Wednesday, March 08, 2006

A Million Tables

The question was asked if one could create a million tables in a MySQL database. So I put together a small php script to do just that. It ran all afternoon, all evening, and into the night. It hung during the creation of the 262,731st table. I was running Windows Server 2003, using the NTFS file system on a mirrored volume. Each table was an InnoDB table with a single tinyint field and no indexes. The ibdata1 file grew by more than 3GB during the process although no rows were ever inserterd. Windows file compression is enabled, however and the 4.4GB ibdata1 file actually occupies only 295 MB.

I posted back to the fellow after my script had run for several minutes my calculation that it would take about 27 hours just to create the tables and he might want to rethink his design. I never heard back from him.

Recently another forum post asked a question in a similar vein, about creating "more than a couple thousand" databases. I suspect a rather similar answer would be obtained.

People ask too, about how many columns they can create. People always want database to be like spreadsheets, and keep thinking in the wrong terms. The power of a well-tuned database lies in the simplicity of the schema; the fewer databases, tables or columns the better, and instead efficiently storing as many millions of rows as necessary.

2 Comments:

Blogger Strollingtroll said...

Hi there,
I'm currently writing a program that statistically tracks 100's of thousands of chess games. I need some schema advise.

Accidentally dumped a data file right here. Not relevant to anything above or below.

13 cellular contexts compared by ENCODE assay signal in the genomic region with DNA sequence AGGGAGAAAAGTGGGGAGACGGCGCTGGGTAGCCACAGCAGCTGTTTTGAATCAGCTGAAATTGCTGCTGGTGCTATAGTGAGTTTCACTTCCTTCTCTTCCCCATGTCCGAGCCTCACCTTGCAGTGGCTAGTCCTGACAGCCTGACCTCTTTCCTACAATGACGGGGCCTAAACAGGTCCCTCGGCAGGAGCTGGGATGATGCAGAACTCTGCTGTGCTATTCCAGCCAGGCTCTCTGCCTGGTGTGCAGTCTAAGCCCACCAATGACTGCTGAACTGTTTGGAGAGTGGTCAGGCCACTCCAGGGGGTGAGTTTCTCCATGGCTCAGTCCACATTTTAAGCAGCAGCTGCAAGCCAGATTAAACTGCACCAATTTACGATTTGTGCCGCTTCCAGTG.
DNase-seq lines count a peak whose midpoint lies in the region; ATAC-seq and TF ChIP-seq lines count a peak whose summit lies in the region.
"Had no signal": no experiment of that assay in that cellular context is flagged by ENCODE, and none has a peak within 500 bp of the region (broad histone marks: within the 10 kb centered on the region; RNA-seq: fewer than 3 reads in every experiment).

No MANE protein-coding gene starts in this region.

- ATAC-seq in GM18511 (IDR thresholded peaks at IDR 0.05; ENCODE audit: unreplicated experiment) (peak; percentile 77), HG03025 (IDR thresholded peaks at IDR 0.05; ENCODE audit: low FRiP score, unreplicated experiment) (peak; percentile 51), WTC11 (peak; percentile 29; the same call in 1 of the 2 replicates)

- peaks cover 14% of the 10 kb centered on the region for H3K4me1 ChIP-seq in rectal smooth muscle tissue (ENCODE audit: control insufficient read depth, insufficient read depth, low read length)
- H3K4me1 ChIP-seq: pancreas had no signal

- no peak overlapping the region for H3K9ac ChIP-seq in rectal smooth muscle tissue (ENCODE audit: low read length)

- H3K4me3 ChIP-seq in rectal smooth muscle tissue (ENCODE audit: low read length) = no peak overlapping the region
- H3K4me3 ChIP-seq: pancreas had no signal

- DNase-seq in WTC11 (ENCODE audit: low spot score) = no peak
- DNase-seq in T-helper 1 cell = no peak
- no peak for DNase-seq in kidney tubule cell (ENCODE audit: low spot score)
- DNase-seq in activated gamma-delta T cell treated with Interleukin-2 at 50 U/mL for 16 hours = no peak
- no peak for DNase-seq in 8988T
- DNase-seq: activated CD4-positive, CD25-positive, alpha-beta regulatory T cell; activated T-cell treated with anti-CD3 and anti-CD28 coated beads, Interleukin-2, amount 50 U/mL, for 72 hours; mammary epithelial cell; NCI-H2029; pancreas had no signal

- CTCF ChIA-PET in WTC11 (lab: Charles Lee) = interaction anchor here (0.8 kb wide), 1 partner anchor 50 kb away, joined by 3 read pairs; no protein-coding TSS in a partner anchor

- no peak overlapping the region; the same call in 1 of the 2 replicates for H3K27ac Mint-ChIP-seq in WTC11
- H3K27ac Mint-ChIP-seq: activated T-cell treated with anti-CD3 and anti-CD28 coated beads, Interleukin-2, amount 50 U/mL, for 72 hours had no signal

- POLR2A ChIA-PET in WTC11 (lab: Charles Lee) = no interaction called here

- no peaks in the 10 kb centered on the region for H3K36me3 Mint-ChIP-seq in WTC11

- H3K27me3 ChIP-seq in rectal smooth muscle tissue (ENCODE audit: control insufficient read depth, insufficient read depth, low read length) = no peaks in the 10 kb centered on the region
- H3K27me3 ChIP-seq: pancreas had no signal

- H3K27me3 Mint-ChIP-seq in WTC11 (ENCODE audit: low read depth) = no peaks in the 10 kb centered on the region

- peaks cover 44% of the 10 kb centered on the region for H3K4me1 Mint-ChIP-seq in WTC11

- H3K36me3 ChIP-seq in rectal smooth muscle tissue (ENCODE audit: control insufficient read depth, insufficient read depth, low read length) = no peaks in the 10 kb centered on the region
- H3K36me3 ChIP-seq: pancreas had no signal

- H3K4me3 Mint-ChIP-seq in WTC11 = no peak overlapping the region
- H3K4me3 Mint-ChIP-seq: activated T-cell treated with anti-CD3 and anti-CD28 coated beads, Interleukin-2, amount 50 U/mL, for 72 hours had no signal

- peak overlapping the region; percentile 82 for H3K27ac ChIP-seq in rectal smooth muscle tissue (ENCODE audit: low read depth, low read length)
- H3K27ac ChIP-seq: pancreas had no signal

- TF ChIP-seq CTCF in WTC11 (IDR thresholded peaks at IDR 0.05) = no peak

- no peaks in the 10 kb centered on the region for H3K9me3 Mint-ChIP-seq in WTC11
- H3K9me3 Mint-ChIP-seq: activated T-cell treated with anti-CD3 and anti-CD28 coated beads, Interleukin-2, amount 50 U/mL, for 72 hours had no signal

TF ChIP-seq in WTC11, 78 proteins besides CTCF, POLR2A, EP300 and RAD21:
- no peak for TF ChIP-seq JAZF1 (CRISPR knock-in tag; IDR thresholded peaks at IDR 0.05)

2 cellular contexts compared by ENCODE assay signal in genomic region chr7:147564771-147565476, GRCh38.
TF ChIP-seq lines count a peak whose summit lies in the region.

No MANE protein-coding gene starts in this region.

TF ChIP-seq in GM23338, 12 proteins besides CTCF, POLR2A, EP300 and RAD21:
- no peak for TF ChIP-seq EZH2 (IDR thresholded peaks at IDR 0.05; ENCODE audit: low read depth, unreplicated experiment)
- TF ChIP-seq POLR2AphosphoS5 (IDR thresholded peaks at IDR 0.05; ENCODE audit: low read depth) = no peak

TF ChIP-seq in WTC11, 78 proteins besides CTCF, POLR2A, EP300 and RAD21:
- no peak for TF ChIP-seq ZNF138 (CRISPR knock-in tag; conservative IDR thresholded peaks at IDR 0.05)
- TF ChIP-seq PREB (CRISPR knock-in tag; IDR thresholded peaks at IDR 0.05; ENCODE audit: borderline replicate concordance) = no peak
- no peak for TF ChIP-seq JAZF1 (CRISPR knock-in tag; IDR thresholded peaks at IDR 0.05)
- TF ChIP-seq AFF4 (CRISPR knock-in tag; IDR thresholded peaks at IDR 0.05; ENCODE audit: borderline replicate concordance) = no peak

Currently, I am creating a table with a name that uniquely describes the board layout. The records of each table consist of the different moves and the endgame success these moves brought i.e. win, lose or draws.

As different games can experience the same board layout (and more so at the end of the game when there are fewer pieces) I must search for an existing table before creating a new one. This searching is of course too slow.

Is there a way of indexing tables? I'm using the tables as records. Should I just make one giant table with the board positions as the primary key? If so, how do I add an undetermined amount of moves in that record? That would be spreadsheetish wouldn't it?

I'd appreciate any help. THanks buddy.......

lance_cotton@shaw.ca

7:42 PM, July 04, 2006  
Blogger Bob Field said...

Instead of hundreds of thousands of tables, make just one table. Add a column containing the text that you were using to name your tables. For more help and advice please post your questions on the MySQL Forums where myself and others will be glad to offer assistance.

8:23 PM, July 04, 2006  

Post a Comment

Links to this post:

Create a Link

<< Home